“Your wife is Jan Adrian? She’s amazing!” I pause realising what I had just said. “Was amazing. Oh crap. I’m sorry.”
He just gives a sad nod as he puts down his things on Jay’s wardrobe. His wardrobe, I should say. Dr Adrian only just passed, which explains his room change. She was a hero and we were all saddened at the news. I feel a pang of guilt over my coldness.
“I’m Riki,” I finally offer “my sister left yesterday. To go on the latest mission above ground.”
“Oh Riki, I’m sorry. I hope she returns soon.”
“No, it’s fine. She’s strong. Nothing like me. She’ll be back for sure.”
“I’m sure she will too. But you are strong too, in your own way.”
I only respond with a scoff. This old man has no clue what he’s talking about. He doesn’t know me or my Jay.
“Do you have any other family here?” he adds.
“No. We came down with our parents but they left for the Mars Colony. ”
“That was about 5 years ago, wasn’t it? How old were you?”
“We were 12”
“Ah. In my day you wouldn’t be able to leave children that young, but it’s all so different now. Everyone grows up so fast. They must have been very important to get a spot in the colony.”
I nod but add nothing more and instead finally excuse myself. I don’t like talking about them. They were important. My father was the CEO of the leading solar power provider and my mother a brilliant engineer for the same company. Jay inherited my father's confidence and leadership abilities and I followed in my mother’s footsteps, although I will never be of her calibre. When they were offered the spot there was never any question of them staying behind with us. They would have been crazy not to go, but it hurt nonetheless. It still hurts. I cried for days and Jay never left my side, but we were considered grown by that age and needed to get on with things. We’ve had no communication since. The last thing my mother told us was to stick together and look after each other. I could tell by the way she looked Jay straight in the eyes when saying it what she really meant. Jay should look after me, and she followed those instructions right until yesterday.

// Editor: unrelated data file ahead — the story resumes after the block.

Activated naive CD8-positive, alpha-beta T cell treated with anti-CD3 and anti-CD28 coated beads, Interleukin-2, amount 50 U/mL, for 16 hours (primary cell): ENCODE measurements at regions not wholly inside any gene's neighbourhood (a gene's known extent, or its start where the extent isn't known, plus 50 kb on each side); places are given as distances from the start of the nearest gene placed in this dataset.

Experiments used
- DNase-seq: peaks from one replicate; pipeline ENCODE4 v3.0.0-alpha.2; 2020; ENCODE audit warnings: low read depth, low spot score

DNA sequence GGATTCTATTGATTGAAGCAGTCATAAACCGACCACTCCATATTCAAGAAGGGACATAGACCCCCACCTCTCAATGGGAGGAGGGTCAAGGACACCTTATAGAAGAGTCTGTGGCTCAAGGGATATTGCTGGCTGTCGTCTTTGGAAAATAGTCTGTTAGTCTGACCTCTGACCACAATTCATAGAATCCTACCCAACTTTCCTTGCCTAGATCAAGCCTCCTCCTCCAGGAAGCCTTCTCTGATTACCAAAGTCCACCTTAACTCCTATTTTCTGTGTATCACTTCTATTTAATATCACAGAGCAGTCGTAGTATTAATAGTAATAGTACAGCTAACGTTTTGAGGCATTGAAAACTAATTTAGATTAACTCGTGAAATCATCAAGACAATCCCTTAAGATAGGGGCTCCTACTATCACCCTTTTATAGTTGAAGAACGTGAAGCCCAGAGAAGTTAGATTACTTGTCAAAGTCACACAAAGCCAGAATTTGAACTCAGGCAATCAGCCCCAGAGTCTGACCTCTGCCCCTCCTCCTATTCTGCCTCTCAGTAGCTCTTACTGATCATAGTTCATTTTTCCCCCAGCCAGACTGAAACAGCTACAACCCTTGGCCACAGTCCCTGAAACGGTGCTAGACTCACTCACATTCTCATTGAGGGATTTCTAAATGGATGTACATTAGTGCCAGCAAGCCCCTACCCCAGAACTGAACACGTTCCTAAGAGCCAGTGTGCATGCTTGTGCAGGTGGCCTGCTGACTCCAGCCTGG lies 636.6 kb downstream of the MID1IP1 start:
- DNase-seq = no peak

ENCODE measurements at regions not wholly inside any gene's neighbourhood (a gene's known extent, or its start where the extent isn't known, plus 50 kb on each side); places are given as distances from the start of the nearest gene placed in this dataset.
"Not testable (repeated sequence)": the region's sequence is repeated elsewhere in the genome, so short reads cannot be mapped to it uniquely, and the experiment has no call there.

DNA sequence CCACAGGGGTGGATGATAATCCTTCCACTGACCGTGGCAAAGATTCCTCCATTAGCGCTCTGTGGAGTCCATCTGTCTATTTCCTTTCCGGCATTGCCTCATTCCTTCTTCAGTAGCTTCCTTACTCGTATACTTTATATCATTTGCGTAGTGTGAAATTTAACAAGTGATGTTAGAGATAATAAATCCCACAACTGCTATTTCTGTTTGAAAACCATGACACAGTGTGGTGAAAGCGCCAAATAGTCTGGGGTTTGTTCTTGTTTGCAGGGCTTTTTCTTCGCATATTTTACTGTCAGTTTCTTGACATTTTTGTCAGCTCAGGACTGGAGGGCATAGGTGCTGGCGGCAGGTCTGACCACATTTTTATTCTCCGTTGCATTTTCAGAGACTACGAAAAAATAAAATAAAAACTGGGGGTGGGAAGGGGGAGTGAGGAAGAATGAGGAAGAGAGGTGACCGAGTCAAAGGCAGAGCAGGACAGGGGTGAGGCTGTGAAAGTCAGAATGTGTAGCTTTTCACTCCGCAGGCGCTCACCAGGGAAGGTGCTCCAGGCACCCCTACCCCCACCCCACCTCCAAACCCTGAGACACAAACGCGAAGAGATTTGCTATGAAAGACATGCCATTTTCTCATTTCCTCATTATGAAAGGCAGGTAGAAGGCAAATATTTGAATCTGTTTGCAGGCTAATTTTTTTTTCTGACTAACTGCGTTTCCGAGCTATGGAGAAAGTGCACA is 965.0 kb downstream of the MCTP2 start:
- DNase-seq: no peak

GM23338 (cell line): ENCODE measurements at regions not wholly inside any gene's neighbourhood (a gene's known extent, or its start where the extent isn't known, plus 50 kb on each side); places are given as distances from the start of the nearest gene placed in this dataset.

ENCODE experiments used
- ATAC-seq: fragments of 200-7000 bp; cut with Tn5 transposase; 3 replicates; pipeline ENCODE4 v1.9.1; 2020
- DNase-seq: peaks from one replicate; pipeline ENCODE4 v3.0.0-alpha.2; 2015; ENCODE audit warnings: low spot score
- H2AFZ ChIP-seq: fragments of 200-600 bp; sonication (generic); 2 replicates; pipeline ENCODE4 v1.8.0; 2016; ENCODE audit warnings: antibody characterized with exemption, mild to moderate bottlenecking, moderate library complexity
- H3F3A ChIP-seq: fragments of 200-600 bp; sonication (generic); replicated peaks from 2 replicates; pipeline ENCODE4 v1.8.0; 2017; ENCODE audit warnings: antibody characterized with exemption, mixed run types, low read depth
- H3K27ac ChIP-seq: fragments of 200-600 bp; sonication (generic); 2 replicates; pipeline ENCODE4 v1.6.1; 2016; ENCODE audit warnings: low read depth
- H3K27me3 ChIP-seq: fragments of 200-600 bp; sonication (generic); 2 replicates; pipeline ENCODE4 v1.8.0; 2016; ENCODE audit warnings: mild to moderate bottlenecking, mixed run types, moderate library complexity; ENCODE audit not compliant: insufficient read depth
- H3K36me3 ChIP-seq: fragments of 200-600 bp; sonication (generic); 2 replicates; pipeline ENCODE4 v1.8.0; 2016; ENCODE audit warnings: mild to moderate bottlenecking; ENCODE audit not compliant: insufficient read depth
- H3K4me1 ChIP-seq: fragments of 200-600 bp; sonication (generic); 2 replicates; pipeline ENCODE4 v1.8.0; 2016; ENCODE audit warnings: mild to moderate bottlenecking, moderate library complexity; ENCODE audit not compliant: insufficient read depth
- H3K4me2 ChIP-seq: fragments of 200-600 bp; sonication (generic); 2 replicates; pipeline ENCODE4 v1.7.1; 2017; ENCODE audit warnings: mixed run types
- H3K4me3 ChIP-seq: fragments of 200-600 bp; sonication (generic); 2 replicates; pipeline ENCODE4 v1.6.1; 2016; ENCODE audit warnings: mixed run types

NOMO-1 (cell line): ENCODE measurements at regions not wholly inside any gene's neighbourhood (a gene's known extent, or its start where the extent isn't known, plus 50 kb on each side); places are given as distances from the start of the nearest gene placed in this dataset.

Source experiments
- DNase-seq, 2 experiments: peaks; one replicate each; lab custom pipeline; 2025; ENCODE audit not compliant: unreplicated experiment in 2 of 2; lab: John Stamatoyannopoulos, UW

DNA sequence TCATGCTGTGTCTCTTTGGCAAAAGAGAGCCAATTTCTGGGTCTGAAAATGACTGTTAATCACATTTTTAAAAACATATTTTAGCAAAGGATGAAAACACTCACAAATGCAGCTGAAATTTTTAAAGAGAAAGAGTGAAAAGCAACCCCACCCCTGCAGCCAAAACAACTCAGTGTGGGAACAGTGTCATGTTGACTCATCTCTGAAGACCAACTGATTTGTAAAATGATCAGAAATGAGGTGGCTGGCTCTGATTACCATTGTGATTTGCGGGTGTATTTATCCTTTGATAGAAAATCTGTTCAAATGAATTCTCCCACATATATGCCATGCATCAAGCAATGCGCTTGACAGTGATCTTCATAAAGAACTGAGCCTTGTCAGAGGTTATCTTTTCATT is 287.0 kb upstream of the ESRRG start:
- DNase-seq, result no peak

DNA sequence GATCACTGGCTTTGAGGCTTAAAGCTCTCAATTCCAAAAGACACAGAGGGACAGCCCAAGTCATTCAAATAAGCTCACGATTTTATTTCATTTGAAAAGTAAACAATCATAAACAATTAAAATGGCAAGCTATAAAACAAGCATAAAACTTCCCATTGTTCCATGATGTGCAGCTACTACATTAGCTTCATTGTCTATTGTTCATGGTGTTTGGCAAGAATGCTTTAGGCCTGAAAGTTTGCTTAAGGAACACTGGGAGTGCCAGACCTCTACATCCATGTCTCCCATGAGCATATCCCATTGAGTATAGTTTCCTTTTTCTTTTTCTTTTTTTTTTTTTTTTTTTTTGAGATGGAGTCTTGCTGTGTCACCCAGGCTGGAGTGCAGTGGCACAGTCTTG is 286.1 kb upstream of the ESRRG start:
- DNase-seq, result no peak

* * * * *
The next morning I managed to get down to the cafeteria just in time to get a meal. It’s breakfast for me, but dinner for others. It’s most efficient for everyone to work and sleep in different shifts. It’s all the same type of food every meal anyway. Most of the people have cleared out by now as it’s almost an hour into mealtime. I’m fine with that. Jay and I always sat together at meals. We’ve always stuck together despite our very different roles. Jay had plenty of friends at work but outside of that, she was kind enough to spend all her time with me, who only had her.